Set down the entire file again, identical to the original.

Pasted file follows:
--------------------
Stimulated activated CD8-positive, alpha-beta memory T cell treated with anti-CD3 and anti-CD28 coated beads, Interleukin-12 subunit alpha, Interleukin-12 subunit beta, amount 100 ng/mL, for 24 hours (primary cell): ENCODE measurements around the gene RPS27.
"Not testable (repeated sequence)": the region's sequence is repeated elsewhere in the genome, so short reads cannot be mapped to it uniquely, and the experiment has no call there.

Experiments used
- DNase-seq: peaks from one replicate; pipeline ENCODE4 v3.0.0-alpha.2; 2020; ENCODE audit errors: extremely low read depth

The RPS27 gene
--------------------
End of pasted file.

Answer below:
Stimulated activated CD8-positive, alpha-beta memory T cell treated with anti-CD3 and anti-CD28 coated beads, Interleukin-12 subunit alpha, Interleukin-12 subunit beta, amount 100 ng/mL, for 24 hours (primary cell): ENCODE measurements around the gene RPS27.
"Not testable (repeated sequence)": the region's sequence is repeated elsewhere in the genome, so short reads cannot be mapped to it uniquely, and the experiment has no call there.

Experiments used
- DNase-seq: peaks from one replicate; pipeline ENCODE4 v3.0.0-alpha.2; 2020; ENCODE audit errors: extremely low read depth

The RPS27 gene